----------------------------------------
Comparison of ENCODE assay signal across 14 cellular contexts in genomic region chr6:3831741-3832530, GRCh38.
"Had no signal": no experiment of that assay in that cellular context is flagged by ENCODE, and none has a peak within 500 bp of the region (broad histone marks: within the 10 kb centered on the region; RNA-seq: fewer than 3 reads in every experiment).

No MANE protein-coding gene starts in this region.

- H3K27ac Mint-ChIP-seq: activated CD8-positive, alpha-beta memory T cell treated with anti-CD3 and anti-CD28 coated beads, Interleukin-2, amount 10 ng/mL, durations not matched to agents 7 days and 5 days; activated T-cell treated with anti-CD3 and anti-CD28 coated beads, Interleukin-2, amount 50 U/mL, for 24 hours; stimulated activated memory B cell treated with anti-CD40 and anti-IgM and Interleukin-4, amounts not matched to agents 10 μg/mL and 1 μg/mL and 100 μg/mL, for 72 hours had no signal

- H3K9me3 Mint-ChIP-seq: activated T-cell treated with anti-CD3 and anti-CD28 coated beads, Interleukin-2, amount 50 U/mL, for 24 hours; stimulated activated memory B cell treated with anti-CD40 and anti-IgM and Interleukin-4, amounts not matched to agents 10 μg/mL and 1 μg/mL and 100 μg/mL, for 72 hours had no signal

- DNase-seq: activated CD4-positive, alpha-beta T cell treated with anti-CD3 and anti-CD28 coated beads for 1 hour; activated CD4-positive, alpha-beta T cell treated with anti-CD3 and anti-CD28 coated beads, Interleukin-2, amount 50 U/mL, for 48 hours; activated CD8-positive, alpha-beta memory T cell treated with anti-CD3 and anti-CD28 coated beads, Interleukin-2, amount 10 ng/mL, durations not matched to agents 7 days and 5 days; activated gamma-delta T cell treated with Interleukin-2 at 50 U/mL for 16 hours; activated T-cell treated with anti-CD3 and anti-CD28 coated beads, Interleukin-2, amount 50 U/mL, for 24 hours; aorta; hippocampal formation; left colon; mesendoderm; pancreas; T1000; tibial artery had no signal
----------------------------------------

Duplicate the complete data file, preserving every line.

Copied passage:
Comparison of ENCODE assay signal across 14 cellular contexts in genomic region chr6:3831741-3832530, GRCh38.
"Had no signal": no experiment of that assay in that cellular context is flagged by ENCODE, and none has a peak within 500 bp of the region (broad histone marks: within the 10 kb centered on the region; RNA-seq: fewer than 3 reads in every experiment).

No MANE protein-coding gene starts in this region.

- H3K27ac Mint-ChIP-seq: activated CD8-positive, alpha-beta memory T cell treated with anti-CD3 and anti-CD28 coated beads, Interleukin-2, amount 10 ng/mL, durations not matched to agents 7 days and 5 days; activated T-cell treated with anti-CD3 and anti-CD28 coated beads, Interleukin-2, amount 50 U/mL, for 24 hours; stimulated activated memory B cell treated with anti-CD40 and anti-IgM and Interleukin-4, amounts not matched to agents 10 μg/mL and 1 μg/mL and 100 μg/mL, for 72 hours had no signal

- H3K9me3 Mint-ChIP-seq: activated T-cell treated with anti-CD3 and anti-CD28 coated beads, Interleukin-2, amount 50 U/mL, for 24 hours; stimulated activated memory B cell treated with anti-CD40 and anti-IgM and Interleukin-4, amounts not matched to agents 10 μg/mL and 1 μg/mL and 100 μg/mL, for 72 hours had no signal

- DNase-seq: activated CD4-positive, alpha-beta T cell treated with anti-CD3 and anti-CD28 coated beads for 1 hour; activated CD4-positive, alpha-beta T cell treated with anti-CD3 and anti-CD28 coated beads, Interleukin-2, amount 50 U/mL, for 48 hours; activated CD8-positive, alpha-beta memory T cell treated with anti-CD3 and anti-CD28 coated beads, Interleukin-2, amount 10 ng/mL, durations not matched to agents 7 days and 5 days; activated gamma-delta T cell treated with Interleukin-2 at 50 U/mL for 16 hours; activated T-cell treated with anti-CD3 and anti-CD28 coated beads, Interleukin-2, amount 50 U/mL, for 24 hours; aorta; hippocampal formation; left colon; mesendoderm; pancreas; T1000; tibial artery had no signal